Although Indonesia looks small on a map, this country is one of the largest countries in Asia in terms of both land and population. As Indonesia likes to keep its beauty a secret, spread out among its 17,000 islands, visitors might think that Indonesia's natural attractions begin and end in Bali. For visitors on the hunt for Indonesia's beautiful side, they will discover a natural wonderland that will absolutely take their breath away.

Mount Bromo

Mount Bromo
Credit: SarahTz, Flickr.com/photos/120420083@N05/

At 2,329 metres high, Mount Bromo is not the tallest peak in East Java, but it is the most famous. This active volcano is one of the most frequently visited spots in Indonesia due to the unsettling view of the surrounding area. The entire volcano sits surrounded by the Tengger caldera, a massive crater of fine volcanic black sand. If the eerie blackness of the sand wasn't bleak enough, the entire area constantly belches a thick white sulphurous smoke that gives the caldera a stinky air of foreboding. Although Bromo is one of the most active volcanoes in the world, the reputation hasn't stopped a number of travellers from hiking to its rim and peering inside the depths of the earth. One of the most popular attractions at Bromo is to hike to its summit during the wee hours before dawn and catch the stunning sunrise as it dawns over the sulfur smoke covered sands beyond.

 

Madakaripura Waterfall

Madakaripura Waterfall
Credit: Dollar Photo Club

Located in the same Bromo-Tengger-Semeru National Park as Mount Bromo, the Madakaripura waterfall showcases the diversity that Indonesia can have within a small area. This waterfall is believed to be the final meditation spot of the famous military Commander-in-Chief Gajah Mada of the great Javanese kingdom of Majaphit. However, while locals revere it, it remains majorly undiscovered by the tourist crowd. The waterfall itself is located at the end of a deep valley in the foothills of the Tengger Mountain Range, requiring a 20 minute trek to reach. The waters from the falls tumble down sheer cliff side over 200 metres before splashing in a tidy line on the ground below. For those familiar with the Indonesian heat, it's easy to see why a number of visitors take the time out of their day to enjoy a dip in the pool below before heading back to civilization.

 

Kelimutu

Kelimutu
Credit: https://www.flickr.com/photos/whoisthatfreakwiththecamera/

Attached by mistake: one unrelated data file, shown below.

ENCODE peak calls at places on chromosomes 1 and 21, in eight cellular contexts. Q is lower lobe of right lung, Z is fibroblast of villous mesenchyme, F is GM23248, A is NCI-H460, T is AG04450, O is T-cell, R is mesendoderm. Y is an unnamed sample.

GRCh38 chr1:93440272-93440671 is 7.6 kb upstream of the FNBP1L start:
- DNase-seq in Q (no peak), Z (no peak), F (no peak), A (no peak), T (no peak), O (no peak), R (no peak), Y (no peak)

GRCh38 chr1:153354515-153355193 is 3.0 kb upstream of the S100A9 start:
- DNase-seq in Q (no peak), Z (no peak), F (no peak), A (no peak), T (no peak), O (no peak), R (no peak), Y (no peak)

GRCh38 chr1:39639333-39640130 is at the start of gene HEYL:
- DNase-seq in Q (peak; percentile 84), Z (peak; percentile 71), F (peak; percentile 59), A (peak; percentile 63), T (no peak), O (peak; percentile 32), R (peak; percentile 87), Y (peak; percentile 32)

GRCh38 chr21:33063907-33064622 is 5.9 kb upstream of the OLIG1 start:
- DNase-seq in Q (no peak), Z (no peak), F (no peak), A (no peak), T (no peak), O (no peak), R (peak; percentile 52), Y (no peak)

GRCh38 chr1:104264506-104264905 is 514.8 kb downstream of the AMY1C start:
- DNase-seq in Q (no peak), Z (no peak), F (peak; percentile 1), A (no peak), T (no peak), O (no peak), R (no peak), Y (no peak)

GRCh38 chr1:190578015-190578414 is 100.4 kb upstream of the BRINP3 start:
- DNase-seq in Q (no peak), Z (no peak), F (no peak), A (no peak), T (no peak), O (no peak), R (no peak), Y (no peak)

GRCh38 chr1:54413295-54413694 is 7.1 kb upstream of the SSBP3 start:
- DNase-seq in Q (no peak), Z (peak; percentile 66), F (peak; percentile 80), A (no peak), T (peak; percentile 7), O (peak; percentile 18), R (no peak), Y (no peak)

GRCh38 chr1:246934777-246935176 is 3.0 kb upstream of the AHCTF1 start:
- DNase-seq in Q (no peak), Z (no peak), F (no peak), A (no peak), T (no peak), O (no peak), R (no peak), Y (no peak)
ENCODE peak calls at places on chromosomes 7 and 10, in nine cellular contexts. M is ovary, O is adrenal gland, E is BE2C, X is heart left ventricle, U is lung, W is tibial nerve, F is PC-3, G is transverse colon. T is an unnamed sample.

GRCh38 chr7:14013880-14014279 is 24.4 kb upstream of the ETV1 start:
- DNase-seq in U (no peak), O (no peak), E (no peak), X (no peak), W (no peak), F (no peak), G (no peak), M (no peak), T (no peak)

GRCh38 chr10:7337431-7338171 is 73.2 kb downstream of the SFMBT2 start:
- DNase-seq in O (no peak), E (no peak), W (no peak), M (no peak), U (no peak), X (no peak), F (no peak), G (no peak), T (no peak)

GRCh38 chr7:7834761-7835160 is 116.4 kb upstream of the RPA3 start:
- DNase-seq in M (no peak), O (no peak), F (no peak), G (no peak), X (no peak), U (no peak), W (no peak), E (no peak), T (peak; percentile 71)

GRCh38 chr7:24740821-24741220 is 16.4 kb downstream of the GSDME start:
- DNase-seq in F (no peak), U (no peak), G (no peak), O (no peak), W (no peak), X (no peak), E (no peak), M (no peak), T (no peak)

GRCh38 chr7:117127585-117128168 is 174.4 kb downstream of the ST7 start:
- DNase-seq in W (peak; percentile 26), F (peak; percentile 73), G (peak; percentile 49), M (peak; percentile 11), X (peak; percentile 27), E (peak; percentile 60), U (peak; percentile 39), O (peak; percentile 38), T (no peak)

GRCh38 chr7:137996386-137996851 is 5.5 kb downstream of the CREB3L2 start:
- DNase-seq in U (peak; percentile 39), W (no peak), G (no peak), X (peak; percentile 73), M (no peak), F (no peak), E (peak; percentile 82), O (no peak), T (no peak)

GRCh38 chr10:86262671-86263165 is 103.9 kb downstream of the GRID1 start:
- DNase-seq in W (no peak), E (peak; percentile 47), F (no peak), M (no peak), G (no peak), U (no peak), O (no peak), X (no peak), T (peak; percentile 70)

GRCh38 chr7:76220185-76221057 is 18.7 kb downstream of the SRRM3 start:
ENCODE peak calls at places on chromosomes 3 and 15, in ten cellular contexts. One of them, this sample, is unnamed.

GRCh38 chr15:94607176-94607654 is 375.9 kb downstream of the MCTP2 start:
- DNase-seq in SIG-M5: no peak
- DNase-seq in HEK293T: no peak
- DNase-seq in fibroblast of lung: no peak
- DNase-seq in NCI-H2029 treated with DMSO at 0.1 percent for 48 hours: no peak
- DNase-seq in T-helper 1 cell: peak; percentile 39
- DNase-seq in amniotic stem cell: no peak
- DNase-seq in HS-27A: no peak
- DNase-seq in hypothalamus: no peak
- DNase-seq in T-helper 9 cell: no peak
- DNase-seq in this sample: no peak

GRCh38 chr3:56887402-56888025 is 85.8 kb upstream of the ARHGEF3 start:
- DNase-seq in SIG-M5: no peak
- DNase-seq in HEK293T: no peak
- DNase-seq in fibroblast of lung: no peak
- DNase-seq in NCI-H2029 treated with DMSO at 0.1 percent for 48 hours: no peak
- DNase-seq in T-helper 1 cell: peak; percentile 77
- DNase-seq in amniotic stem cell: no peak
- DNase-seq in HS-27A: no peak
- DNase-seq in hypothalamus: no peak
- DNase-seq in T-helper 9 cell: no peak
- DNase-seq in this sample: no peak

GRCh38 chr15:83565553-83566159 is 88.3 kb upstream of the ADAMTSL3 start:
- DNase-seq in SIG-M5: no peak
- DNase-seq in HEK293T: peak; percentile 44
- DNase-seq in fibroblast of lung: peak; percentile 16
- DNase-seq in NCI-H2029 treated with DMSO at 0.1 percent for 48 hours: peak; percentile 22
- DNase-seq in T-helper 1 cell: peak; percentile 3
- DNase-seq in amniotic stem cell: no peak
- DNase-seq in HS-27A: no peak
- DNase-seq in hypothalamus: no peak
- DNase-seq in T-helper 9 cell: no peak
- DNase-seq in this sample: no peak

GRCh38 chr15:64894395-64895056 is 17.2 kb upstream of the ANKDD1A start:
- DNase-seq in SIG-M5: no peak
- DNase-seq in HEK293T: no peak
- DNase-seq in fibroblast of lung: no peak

Kelimutu is yet another one of Indonesia's many volcanoes. However, Kelimutu isn't known for its amount of activity, but rather, another surprise sits at its summit. Located on the island of Flores, the summit of Kelimutu is also known by the name of the "lake of the three colours". Various eruptions over the years have left three craters on the summit of Kelimutu which have all simultaneously filled up with rain water to form its three separate lakes. However, while the lakes were filled the same way, each comes in a different colour. The red, blue and white lakes are all striking in their contrast, but even more curious is that the colour of the lakes change with the passage of time. This unique colour change is actually due to the algae and different marine plants that live in the lakes. They tint the water different colours and create one of the most unforgettable sights that visitors will ever see.

 

Ubud

Ubud
Credit: Pahala Basuki, Unsplash.com

Few visitors to Indonesia can lure themselves away from the siren call of the country's beautiful beaches. However, for those that head into the country's rich inland, a sea of green awaits them. Ubud, perched among the stunning terraced rice fields, is considered the cultural heart of Bali. When visitors aren't touring the art galleries and craft shops, they can take a break to enjoy the daily dance and music performances done by local groups in the street. While Ubud has always been a centre of culture, it has exponentially boomed in the past few years when it comes to tourism. Many come to view the art and the artistry that is the terraced rice fields, but many more come to bike the narrow dirt trails that run throughout the countryside.

 

Komodo Island

Komodo Island is home to one of the most fascinating creatures on earth - the Komodo dragon. While these dragons are native to Indonesia, the eponymous island is the only place where visitors can still see them in the wild. As the largest lizard in the world, the Komodo dragon can grow as big as three metres long and weighing up to 70 kilograms. With sharp claws and poisonous saliva, these great dragons are considered very dangerous to large prey like humans. As a UNESCO World Heritage Site and a locally protected area, access to Komodo Island is limited, but a number of tours take visitors to spot the dragons at a safe distance in an effort to keep both visitors and the rare dragons safe. It is rumored that the Komodo dragon is where the legends about mythical dragons originated. Once visitors get close enough to spot these massive lizards, it is not hard to see why.

 

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